Canadian indie band Stars once sang that when there's nothing left to burn, you have to set yourself on fire. I can think of no better way to convey the shocking final 15 minutes of Spike Lee's Do the Right Thing.
When you watch the film, you'll marvel at how fresh it feels. Following a credits sequence that hits you in the face with "angry-dancing", we're introduced to the social world of a Bed-Stuy neighborhood. Then, as now, the outstanding existential threat is gentrification.
Spike Lee chooses to face character complications head-on, and no one's free of scrutiny. Giancarlo Esposito's "Buggin' Out" , the film's would-be Malcolm X, swings easily from overblown concern at the lack of black faces on the wall of Sal's Pizzeria to inviting universal ridicule when a cyclist scuffs his Air Jordans. Lee's camera treats his affectations unkindly, the upward zoom adding extra heft to his already comical hairstyle. Even so, much like Falstaff, this thoughtless dilettante sets the film's tragedies in motion.
Sal, our pizzeria owner, professes love for the people of Bed-Stuy, citing his pride that the young adults in the neighborhood grew up on his pizza. Nonetheless, he does not hesitate to call them "animals" and "niggers" when the mood takes him. And yet, there's little doubt that he loves the people he serves, even as a deep-seated disrespect for them wins out over his seemingly better nature.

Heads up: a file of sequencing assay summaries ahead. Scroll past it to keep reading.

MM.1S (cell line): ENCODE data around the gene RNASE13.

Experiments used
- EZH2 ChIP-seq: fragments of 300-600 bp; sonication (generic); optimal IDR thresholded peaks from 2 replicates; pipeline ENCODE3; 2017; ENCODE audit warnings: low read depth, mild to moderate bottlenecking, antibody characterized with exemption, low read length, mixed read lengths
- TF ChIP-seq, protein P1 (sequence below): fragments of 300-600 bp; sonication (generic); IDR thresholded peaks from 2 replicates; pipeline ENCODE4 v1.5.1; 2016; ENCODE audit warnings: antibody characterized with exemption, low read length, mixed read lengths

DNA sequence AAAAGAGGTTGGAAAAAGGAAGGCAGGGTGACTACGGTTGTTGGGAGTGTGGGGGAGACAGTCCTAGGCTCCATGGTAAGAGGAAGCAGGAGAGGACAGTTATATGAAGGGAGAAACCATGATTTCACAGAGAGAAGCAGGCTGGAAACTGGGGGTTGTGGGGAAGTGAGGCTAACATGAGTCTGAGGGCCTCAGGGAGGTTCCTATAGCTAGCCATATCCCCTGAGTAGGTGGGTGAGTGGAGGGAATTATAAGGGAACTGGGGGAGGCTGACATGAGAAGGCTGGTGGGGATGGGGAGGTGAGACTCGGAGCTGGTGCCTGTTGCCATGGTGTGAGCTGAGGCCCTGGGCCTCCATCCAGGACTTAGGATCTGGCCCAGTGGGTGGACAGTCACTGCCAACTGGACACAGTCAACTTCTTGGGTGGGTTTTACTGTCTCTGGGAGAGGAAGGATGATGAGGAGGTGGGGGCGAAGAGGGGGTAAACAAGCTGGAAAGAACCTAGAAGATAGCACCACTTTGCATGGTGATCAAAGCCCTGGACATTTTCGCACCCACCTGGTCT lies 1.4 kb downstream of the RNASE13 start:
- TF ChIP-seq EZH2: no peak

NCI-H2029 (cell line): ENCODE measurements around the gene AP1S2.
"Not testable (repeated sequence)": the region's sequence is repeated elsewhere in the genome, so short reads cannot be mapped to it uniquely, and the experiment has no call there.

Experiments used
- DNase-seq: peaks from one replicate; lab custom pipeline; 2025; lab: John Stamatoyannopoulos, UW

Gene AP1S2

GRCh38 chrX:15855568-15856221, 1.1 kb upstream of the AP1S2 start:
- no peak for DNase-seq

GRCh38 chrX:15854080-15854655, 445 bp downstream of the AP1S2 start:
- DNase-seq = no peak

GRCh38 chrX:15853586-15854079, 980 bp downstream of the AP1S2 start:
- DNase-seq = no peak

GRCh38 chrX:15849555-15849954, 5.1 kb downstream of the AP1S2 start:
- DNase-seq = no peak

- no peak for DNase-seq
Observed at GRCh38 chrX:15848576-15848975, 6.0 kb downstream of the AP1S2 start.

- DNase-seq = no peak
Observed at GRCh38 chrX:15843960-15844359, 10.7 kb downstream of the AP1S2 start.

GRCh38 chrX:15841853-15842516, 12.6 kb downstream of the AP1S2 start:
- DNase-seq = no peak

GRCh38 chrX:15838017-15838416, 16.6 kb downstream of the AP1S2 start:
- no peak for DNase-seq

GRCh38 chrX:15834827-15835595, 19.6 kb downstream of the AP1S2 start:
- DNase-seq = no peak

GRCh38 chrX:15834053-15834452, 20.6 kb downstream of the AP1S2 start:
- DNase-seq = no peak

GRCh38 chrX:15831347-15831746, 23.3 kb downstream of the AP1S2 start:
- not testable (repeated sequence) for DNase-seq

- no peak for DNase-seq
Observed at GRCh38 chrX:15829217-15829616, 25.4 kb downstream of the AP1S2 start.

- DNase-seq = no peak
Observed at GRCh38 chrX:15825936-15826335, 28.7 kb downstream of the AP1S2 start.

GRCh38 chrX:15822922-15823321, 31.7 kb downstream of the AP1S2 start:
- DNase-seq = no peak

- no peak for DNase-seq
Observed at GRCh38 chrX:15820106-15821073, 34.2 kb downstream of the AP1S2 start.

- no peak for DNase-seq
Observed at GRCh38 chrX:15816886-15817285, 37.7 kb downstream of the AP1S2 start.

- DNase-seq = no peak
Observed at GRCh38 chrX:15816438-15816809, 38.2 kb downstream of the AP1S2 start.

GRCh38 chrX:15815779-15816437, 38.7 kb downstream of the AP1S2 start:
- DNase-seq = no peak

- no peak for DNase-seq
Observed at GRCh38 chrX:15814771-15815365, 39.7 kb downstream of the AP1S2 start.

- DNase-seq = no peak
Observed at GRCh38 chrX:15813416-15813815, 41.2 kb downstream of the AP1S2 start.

Disrespect really is the order of the day here: whether you're Mookie, Tina, Radio Raheem, Sal, or even Sal's useless sons, how you deal with disrespect defines your character (at least up to a point). Mookie does nothing for so long that his big act almost feels like a triumph. Raheem hides behind his music, and when that's disrespected, he explodes. Sal's deep-seated racism comes to the fore. He's not an anti-social racist like his son, but guilty of ugly prejudice none the less.
The exception is the Greek chorus. They constantly comment but never act. They are less characters than narrators, involved less with the specific lives of the neighborhood than in defining the shapes of the setting. Lee treats them to some of the most beautiful videography in film history as they lounge under umbrellas against a wall painted the brightest red ever seen outside a Tarantino film.
I don't want to linger on the ending; if you haven't seen the movie, you need to experience it for yourself. I will say this, however: la plus ça change, la plus la même chose.